The place is Thailand’s Samutprakarn Crocodile Farm and Zoo. The year is 2018. An emaciated four-year-old elephant stands in the bowels of a performance stadium with an untreated gash on his temple. One of his legs is bent and heavily swollen; the other is chained to a wall. His name is Gluay Hom and his health is painfully deteriorating.
A year later, it takes a plaintive National Geographic article written by Natasha Daly to help give Gluay Hom a voice he never had previously. When the world learns of his mistreatment, the founder of Save Elephant Foundation purchases him, and relocates him to a sanctuary. Thai law stipulated Gluay Hom was property, so being purchased was his only feasible route to salvation.
The issue is we’re not investigative enough
His story is indisputably sad. Yet, sadder is the fact his story is akin to many other animals’ around the world. Brazilian tour operators will often dangle baitfish in the Rio Negro. Amazon dolphins will swim towards it and be suddenly accosted by a multitude of tourists, causing them to become distressed by what feels like a predatory ambush. Russian pop-up aquariums sometimes house Beluga whales. They are caught illegally in the wild and endure a limited lifespan in certain kinds of captivity. They are even sometimes trained to perform ball tricks against their will.
While visiting Peru, Daly encountered an inquisitive giant anteater getting up close and personal with tourists. The man in the article’s photograph appears to be feeling blessed at the encounter. This is understandable, given that it must be incredible to be so close to such an elusive creature. But, as Daly reports, it lived off an unsuitable diet of flavoured yoghurt, and many giant anteaters in South American attractions are plucked from the wild. Since such behaviour is occurring routinely, it’s likely the ecosystem is being disturbed, which could have dire consequences for the earth in years to come.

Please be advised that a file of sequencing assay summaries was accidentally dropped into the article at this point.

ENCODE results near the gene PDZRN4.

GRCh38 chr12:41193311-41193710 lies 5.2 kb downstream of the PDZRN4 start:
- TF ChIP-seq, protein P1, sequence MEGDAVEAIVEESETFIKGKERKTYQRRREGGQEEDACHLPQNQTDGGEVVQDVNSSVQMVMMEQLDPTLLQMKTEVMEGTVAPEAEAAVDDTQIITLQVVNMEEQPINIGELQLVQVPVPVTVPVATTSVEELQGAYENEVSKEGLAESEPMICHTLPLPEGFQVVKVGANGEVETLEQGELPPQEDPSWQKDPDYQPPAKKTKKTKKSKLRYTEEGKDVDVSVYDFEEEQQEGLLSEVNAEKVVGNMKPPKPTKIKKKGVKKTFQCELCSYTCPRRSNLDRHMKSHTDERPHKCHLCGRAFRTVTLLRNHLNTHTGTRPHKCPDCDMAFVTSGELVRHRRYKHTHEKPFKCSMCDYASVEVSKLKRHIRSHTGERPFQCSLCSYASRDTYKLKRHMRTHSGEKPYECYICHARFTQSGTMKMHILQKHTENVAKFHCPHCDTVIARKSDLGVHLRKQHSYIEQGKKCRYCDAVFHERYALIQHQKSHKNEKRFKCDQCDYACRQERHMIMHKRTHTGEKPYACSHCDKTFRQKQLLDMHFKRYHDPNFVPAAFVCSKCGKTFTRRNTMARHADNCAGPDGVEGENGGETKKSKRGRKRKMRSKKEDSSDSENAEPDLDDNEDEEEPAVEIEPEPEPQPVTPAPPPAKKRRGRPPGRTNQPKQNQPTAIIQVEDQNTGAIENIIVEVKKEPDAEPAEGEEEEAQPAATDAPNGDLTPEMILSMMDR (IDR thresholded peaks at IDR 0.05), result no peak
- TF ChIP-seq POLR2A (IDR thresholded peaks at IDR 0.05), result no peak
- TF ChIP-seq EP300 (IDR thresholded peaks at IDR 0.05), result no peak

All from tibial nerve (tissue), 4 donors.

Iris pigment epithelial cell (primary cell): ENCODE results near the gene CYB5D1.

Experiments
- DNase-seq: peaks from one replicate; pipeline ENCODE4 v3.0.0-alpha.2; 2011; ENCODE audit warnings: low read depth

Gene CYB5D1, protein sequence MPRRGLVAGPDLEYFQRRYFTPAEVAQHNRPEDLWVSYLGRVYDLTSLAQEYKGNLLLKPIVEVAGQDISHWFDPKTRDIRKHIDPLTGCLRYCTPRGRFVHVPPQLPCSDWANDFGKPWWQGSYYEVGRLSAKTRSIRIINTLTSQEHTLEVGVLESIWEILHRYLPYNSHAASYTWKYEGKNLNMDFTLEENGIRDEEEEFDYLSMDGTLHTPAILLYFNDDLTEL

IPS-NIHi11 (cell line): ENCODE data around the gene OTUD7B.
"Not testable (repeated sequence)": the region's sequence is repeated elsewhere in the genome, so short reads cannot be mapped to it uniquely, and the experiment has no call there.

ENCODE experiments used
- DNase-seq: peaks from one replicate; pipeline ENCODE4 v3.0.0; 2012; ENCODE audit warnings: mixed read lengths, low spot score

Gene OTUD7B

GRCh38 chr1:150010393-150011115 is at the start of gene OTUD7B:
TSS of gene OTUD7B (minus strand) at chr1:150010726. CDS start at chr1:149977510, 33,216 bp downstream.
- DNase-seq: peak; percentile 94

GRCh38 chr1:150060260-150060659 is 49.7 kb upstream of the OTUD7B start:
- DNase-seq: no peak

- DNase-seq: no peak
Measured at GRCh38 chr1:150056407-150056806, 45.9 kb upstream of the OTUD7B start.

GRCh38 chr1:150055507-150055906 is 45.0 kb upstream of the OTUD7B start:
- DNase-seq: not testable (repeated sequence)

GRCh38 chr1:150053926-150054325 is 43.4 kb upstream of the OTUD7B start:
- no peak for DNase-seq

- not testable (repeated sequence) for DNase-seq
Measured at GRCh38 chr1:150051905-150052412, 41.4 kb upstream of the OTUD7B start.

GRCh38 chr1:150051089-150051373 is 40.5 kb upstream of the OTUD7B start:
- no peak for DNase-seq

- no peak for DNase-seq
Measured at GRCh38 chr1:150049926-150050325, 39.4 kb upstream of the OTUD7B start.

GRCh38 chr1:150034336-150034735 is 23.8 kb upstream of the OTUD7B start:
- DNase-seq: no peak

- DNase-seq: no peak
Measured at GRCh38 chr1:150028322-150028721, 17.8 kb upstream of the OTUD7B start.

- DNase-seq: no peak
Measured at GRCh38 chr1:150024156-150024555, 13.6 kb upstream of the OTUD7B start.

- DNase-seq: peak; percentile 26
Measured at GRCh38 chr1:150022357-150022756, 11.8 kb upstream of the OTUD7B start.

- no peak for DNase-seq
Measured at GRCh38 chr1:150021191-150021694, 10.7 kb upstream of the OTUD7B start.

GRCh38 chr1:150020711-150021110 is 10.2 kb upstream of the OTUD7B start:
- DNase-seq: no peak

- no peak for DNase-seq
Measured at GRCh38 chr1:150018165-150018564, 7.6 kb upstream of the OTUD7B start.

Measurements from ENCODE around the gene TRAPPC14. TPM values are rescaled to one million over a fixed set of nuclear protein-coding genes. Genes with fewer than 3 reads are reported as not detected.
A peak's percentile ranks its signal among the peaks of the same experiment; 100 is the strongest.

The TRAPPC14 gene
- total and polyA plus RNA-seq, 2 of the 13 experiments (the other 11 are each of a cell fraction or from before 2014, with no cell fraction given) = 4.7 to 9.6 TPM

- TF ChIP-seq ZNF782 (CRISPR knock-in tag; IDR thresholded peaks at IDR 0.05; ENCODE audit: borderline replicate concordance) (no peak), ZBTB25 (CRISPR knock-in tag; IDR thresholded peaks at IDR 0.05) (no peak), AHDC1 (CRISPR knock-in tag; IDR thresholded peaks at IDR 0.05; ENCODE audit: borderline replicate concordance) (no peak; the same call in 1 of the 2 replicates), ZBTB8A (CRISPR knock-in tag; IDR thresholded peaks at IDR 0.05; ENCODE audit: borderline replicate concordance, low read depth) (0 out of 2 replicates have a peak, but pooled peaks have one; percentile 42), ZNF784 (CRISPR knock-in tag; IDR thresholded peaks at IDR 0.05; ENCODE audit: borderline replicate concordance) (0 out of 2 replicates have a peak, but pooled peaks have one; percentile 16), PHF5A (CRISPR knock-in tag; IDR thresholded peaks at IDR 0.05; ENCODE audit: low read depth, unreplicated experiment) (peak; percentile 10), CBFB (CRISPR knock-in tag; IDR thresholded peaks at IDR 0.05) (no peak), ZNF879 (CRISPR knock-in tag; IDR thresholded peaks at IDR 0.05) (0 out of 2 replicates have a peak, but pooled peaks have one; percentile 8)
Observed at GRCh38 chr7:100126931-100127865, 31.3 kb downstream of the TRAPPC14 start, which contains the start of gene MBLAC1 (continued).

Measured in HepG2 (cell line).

It is believed that around 75% of wildlife tourism attractions are detrimental to the health and well-being of the animals therein. More shockingly, it is believed that around 80% of the attractions’ visitors do not see the suffering that goes on.
Global wildlife tourism is an astoundingly lucrative industry
When we visit nature-based attractions, some of us may take it upon ourselves to ask about the welfare of the animals. A bear cub may seem depressed in the circus-like show he’s performing, but his handler assures us we’ve caught him during one of his many infamous moods. We’re mostly convinced. Behind the scenes, however, a different narrative unfolds, and the bear is fastened to a wall, kept in a standing position for an excruciating amount of time – just so his handler can make him strong enough to walk on two legs.
Most human beings are benevolent. The issue is not that we enjoy witnessing suffering. Nor is the issue we’d rather turn a blind eye to it and go about our day as though everything is fine. The issue is we’re not investigative enough. We ask a zookeeper or animal trainer if the animals in question are treated lovingly. They go into great detail about their supposed care, a warm smile upon their face, and our anxieties are subsequently quelled.